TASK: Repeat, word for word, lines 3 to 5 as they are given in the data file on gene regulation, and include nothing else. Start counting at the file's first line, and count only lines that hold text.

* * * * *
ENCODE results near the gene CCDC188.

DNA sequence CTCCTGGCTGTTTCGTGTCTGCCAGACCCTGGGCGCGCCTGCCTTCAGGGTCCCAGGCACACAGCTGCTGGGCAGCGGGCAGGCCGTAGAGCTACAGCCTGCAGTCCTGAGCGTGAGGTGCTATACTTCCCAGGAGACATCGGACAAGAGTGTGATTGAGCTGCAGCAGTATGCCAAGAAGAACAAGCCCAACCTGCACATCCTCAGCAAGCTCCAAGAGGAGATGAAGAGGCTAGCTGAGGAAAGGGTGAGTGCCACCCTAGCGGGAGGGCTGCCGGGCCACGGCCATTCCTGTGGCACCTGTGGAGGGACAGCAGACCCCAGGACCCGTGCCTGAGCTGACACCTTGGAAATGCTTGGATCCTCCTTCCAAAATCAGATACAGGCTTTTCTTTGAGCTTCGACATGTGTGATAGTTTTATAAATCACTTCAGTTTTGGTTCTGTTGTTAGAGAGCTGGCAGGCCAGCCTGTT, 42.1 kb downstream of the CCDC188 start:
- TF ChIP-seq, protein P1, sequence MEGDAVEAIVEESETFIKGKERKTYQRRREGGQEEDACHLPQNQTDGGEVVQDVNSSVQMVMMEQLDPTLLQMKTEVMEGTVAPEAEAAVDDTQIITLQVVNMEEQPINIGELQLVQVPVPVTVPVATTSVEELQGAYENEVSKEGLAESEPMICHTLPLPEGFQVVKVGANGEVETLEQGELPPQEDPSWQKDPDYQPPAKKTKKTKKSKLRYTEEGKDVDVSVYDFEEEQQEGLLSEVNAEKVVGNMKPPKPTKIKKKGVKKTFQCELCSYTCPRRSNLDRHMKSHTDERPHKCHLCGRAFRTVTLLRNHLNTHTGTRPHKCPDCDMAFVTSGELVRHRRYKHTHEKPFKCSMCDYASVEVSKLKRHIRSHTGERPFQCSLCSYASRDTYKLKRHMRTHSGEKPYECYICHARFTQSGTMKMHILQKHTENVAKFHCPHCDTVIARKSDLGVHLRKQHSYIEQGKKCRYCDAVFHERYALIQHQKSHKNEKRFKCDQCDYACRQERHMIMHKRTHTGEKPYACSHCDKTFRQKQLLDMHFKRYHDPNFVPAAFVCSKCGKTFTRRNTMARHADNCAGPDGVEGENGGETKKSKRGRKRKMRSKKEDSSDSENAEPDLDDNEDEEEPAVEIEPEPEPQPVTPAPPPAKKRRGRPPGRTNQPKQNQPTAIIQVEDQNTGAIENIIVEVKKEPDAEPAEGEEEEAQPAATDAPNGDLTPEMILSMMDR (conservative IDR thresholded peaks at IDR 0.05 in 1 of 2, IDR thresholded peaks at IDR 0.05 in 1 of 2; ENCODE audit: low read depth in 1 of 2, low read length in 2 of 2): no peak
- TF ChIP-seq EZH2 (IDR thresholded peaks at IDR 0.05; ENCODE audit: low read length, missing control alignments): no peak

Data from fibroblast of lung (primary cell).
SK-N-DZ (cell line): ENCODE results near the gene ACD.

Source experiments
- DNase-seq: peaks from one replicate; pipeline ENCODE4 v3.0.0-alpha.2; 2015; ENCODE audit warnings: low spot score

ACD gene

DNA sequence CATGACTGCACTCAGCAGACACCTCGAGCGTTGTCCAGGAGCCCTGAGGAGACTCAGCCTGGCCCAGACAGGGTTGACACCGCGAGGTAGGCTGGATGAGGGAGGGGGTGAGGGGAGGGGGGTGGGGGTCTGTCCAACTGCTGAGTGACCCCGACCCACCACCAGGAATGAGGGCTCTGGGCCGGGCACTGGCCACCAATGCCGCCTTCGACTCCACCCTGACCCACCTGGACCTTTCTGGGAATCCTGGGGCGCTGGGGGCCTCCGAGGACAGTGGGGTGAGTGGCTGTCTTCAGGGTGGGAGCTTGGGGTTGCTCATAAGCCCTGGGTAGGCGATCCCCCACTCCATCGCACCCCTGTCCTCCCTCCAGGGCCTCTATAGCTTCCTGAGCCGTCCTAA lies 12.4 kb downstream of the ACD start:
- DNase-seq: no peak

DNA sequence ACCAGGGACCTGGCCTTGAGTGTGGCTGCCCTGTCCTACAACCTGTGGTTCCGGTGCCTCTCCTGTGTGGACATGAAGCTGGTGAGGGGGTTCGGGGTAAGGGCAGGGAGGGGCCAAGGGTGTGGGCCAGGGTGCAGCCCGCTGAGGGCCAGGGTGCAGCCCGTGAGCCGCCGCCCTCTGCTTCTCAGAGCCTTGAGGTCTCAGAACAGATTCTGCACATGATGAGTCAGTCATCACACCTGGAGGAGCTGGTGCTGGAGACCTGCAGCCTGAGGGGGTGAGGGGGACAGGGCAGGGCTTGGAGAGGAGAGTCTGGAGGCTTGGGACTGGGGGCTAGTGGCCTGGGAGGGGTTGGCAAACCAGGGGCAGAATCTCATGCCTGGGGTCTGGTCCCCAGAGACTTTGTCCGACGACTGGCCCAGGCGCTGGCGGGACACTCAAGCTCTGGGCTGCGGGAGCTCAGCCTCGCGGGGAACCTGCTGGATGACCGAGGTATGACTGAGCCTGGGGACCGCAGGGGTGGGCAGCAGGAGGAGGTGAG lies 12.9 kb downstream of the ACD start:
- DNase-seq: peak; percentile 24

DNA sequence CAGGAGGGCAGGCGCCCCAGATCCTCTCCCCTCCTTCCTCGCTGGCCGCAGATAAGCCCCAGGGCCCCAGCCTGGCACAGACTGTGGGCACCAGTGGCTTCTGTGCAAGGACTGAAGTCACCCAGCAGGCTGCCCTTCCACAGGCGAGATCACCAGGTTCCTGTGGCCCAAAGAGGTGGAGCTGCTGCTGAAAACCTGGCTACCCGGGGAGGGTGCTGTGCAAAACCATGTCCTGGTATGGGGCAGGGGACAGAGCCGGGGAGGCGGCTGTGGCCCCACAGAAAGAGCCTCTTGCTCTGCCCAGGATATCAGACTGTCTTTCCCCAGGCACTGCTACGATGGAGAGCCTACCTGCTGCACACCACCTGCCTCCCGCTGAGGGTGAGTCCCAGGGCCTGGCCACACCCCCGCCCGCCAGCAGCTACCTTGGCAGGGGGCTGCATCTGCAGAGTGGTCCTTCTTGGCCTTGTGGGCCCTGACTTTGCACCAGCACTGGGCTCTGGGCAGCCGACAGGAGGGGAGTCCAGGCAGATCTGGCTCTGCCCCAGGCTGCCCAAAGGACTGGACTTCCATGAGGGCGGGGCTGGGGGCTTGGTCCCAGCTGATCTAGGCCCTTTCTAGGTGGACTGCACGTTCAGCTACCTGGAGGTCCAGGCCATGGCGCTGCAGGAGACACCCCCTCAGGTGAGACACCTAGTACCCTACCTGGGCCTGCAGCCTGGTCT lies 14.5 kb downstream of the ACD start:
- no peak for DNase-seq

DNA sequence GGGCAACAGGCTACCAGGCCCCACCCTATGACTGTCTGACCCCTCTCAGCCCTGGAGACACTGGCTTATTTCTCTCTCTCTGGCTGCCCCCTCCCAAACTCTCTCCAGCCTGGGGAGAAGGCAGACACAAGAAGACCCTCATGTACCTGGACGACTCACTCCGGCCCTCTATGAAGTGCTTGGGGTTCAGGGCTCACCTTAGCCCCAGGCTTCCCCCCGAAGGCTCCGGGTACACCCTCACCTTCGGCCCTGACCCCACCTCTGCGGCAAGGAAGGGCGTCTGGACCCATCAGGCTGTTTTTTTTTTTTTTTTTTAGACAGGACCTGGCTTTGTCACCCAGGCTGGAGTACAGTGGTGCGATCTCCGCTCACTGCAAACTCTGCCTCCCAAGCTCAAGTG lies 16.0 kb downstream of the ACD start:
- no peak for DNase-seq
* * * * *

- TF ChIP-seq, protein P1, sequence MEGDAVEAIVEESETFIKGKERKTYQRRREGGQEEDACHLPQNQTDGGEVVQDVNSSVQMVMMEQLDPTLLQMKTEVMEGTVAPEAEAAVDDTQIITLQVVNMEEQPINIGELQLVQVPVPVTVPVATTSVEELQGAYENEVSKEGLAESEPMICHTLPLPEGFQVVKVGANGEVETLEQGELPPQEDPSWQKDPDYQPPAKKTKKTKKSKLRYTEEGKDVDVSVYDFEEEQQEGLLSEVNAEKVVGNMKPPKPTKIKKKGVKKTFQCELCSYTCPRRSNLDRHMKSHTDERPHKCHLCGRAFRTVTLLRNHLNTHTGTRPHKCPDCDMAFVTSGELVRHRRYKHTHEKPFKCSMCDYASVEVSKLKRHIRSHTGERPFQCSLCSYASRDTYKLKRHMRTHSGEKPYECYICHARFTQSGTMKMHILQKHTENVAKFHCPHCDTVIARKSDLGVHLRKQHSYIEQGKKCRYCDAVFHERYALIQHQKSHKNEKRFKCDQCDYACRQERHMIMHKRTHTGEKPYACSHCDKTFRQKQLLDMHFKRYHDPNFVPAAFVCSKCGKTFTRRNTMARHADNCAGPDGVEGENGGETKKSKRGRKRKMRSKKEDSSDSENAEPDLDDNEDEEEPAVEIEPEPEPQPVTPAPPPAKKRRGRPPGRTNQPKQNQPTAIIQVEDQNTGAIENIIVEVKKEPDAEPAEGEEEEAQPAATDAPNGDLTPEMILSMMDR (conservative IDR thresholded peaks at IDR 0.05 in 1 of 2, IDR thresholded peaks at IDR 0.05 in 1 of 2; ENCODE audit: low read depth in 1 of 2, low read length in 2 of 2): no peak
- TF ChIP-seq EZH2 (IDR thresholded peaks at IDR 0.05; ENCODE audit: low read length, missing control alignments): no peak

Data from fibroblast of lung (primary cell).